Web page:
Living With Limitations: Thinking

Helleborus niger, H. niger Sunset Strain

 Thinking

I lay there half-awake listening to wind howl around the corner of my bedroom with yesterday, tonight and tomorrow doing little dances in and out of my mind in no particular order. It is the last of February and we have fast moving fronts with temperatures running up and down the gauge like scales on piano keys. I have watched and listened to thunder, with accompanying lightening, seemingly unending rain, sleet and snow this month. Not much gardening going on in that kind of weather, but then, in February active gardening is not an expected activity. I did get to snap a few photos in between rain storms.

 

“Black” Lenten Rose (Hellebore x garden hybrid) opening.

I have kept records of photos in my garden for twenty plus years. I watch TV weather forecasts and see changes not only for me, but also the rest of the planet I live upon. Without getting into the politics and arguments in either direction, I will simply relate my concerns as I lay there in the path of a summertime weather system in mid-winter. I suppose I am like most human beings in that as long as it does not directly affect me, whatever it is cannot be of too much importance. If it is not an intimate threat then it can get in line and wait for attention after my immediate needs and wants.

 

In the past few years the weather has caught my attention like never before. Being a gardener I have been, and still do, pay attention to weather and how it affects my plants. But, now what was once the domain of others less fortunate has come home to roost. I have become one of the not so fortunate ones with a life that demands I pay attention to the world I live in. I can no longer take in sufficient oxygen and exhale carbon dioxide to keep my body active and healthy.

 

Helleborus X Garden Hybrid, Slate Bloom

I thought I lived in the country, but when I hear a local alert from the nearest city on weather channel warning of pollution, of taking precautions and not going out, I pay attention. If the humidity is high then the extra water in the air makes it harder to breathe. Below zero temperatures robs me of the ability to get sufficient oxygen. Weather changes finally got my attention on a personal level. If I want to breathe I find myself not only paying attention to my immediate world, but also find I am being affected by the actions of people I do not know. At times those strangers are at the other end of the state I live in, or smoke drifts in from forest fires in California, an oil spill in the local river, perhaps pollution from the smoke stacks that bring me electricity running the machine that creates the extra oxygen I need. The list goes on and on, including the auto I use to keep a doctor’s appointment, or radiation for cancer treatment.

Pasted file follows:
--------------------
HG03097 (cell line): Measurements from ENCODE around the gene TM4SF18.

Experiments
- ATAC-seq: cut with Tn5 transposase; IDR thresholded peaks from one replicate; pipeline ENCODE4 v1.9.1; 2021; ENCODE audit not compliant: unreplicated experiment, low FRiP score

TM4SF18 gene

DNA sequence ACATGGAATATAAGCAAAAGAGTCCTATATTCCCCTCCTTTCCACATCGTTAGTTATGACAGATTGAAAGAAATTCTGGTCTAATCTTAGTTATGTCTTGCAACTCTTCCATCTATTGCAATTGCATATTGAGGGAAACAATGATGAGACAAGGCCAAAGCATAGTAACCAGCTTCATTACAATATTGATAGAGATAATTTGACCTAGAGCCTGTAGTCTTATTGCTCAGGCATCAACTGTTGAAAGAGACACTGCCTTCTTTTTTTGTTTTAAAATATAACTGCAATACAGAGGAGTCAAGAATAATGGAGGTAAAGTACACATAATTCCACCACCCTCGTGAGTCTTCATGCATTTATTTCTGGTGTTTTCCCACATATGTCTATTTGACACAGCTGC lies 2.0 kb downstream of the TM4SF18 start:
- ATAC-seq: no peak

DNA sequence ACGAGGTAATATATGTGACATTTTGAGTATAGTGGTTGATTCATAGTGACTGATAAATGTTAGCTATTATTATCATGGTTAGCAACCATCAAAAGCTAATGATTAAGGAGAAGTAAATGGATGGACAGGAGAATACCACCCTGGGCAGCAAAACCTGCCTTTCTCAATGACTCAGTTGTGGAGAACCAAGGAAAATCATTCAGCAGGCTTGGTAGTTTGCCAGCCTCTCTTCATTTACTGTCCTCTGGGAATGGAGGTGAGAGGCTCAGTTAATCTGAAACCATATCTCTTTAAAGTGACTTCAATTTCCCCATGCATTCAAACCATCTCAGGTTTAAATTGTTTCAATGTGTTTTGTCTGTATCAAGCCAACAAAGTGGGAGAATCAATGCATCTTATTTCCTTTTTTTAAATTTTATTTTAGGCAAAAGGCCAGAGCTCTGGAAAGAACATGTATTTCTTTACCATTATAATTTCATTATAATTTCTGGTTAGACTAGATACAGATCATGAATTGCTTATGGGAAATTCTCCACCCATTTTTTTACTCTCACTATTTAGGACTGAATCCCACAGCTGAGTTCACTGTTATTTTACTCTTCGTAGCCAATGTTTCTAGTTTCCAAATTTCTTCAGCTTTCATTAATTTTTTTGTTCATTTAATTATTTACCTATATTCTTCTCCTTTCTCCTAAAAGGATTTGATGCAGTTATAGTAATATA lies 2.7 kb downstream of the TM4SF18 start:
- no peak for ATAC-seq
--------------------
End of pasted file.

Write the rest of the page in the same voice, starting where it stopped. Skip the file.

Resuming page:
There was a time when we did not know the damage we were doing to ourselves, how we were fowling our own nest. Now we really do know and are finding out each day the consequences of our past, and unfortunately, the actions of our present.  So, I ask myself what I can do to breathe better and live longer. The list that comes to mind is so long I find it best to choose what I will actually do day to day.

 

Laying there thinking I wondered what I would do if I saw an auto accident with people were hurt, one remaining beneath the auto suffering, EMS having not arrived. There is no way I could move the car by myself. But if I stop and wave to others then another person stops; then perhaps two or three more because someone was helping you get attention. One person waving could be enough power to upright the auto and save a life.

My upcoming book will be on honest to goodness real paper.